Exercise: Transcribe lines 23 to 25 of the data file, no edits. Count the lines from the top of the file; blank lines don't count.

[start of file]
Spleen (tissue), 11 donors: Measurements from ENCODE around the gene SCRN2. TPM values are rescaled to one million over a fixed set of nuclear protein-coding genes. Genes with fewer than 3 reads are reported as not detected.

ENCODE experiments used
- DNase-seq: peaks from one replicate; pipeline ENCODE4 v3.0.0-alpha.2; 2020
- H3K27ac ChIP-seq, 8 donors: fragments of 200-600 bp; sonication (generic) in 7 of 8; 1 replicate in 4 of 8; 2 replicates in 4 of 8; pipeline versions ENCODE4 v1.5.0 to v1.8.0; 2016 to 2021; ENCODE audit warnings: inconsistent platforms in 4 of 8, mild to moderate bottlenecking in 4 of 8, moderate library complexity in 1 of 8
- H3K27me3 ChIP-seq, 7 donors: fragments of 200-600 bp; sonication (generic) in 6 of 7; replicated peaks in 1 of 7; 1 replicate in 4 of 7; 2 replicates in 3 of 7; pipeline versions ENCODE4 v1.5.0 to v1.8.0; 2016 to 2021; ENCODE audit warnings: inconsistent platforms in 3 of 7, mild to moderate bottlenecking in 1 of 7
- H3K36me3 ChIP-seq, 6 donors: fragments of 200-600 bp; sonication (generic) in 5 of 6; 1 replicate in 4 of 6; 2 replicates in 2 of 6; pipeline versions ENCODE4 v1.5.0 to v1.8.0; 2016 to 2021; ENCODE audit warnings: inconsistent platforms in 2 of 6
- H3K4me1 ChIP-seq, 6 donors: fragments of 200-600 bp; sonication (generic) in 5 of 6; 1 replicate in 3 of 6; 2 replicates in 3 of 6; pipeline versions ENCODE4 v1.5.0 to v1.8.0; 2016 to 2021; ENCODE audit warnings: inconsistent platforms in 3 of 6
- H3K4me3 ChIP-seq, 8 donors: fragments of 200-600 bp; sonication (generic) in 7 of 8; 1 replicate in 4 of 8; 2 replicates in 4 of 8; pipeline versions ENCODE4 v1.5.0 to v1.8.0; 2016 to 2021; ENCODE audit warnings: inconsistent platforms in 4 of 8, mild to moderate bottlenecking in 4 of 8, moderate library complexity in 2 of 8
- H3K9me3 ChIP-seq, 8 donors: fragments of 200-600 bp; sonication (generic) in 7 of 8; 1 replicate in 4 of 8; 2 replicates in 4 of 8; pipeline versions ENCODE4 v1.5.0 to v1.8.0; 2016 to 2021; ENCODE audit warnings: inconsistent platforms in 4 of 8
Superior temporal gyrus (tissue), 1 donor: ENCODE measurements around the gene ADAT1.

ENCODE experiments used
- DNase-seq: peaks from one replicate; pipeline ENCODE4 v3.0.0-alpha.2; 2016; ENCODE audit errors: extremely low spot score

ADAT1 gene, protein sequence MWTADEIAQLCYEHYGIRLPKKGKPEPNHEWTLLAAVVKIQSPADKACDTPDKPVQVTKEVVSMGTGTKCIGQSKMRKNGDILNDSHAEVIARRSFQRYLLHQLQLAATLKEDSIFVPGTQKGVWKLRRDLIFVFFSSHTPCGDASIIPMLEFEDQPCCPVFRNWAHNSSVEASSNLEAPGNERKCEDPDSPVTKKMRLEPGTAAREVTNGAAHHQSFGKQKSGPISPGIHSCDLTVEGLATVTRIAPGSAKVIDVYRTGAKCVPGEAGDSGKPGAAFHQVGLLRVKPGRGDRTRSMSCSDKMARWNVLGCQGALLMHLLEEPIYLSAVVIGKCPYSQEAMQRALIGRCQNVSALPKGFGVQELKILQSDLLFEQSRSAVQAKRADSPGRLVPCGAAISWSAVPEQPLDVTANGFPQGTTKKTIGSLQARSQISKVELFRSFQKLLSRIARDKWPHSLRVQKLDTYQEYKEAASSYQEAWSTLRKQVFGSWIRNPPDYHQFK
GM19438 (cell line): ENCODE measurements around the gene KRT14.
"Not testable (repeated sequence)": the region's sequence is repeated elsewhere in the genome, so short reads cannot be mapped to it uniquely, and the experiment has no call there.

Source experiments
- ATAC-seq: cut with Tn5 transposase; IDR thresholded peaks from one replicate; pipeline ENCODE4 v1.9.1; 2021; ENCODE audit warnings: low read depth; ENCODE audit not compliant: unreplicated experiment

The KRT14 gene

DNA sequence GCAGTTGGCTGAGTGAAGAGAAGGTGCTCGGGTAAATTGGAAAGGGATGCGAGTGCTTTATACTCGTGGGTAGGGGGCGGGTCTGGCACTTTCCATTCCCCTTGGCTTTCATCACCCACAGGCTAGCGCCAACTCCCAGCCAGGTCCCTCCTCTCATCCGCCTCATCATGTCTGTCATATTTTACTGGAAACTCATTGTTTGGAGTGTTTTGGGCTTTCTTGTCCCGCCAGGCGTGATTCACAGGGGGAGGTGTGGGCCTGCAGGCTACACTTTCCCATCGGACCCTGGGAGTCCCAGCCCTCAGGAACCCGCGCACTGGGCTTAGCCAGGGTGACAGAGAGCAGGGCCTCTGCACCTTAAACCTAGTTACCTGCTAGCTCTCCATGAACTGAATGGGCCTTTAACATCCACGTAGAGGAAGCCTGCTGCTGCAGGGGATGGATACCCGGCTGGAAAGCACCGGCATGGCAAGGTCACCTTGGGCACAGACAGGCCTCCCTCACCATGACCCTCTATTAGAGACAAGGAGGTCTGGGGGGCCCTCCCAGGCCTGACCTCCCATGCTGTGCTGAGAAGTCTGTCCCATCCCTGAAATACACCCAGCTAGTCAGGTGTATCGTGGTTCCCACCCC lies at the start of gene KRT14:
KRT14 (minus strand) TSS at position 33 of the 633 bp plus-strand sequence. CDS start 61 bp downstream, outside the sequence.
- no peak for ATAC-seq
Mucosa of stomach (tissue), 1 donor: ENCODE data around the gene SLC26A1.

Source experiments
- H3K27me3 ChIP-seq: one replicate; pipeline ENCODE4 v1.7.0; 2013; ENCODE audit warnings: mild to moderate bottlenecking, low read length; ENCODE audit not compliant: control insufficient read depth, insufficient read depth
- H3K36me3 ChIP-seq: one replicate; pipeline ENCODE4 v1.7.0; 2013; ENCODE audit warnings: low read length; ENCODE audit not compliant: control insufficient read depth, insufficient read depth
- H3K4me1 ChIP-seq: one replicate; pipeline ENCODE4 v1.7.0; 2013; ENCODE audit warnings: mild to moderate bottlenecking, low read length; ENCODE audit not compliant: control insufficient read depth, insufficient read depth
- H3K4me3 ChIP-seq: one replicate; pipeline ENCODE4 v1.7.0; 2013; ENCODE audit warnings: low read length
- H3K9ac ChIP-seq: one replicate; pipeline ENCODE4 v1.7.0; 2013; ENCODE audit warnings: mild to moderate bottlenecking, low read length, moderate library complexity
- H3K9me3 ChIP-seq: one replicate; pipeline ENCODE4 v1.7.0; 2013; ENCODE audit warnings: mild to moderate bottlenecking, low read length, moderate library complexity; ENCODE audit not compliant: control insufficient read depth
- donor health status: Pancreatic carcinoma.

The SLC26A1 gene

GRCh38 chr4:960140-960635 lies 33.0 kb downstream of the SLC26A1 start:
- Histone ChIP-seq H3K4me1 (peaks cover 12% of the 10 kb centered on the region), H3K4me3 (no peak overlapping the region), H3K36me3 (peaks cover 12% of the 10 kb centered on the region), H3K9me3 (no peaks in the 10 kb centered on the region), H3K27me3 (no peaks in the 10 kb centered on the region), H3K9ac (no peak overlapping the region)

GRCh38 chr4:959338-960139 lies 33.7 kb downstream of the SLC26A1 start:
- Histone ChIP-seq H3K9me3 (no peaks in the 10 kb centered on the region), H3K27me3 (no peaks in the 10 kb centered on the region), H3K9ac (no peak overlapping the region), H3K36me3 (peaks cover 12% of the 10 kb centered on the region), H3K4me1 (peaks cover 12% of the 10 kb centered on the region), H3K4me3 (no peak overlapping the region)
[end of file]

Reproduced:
Source experiments
- H3K27me3 ChIP-seq: one replicate; pipeline ENCODE4 v1.7.0; 2013; ENCODE audit warnings: mild to moderate bottlenecking, low read length; ENCODE audit not compliant: control insufficient read depth, insufficient read depth
- H3K36me3 ChIP-seq: one replicate; pipeline ENCODE4 v1.7.0; 2013; ENCODE audit warnings: low read length; ENCODE audit not compliant: control insufficient read depth, insufficient read depth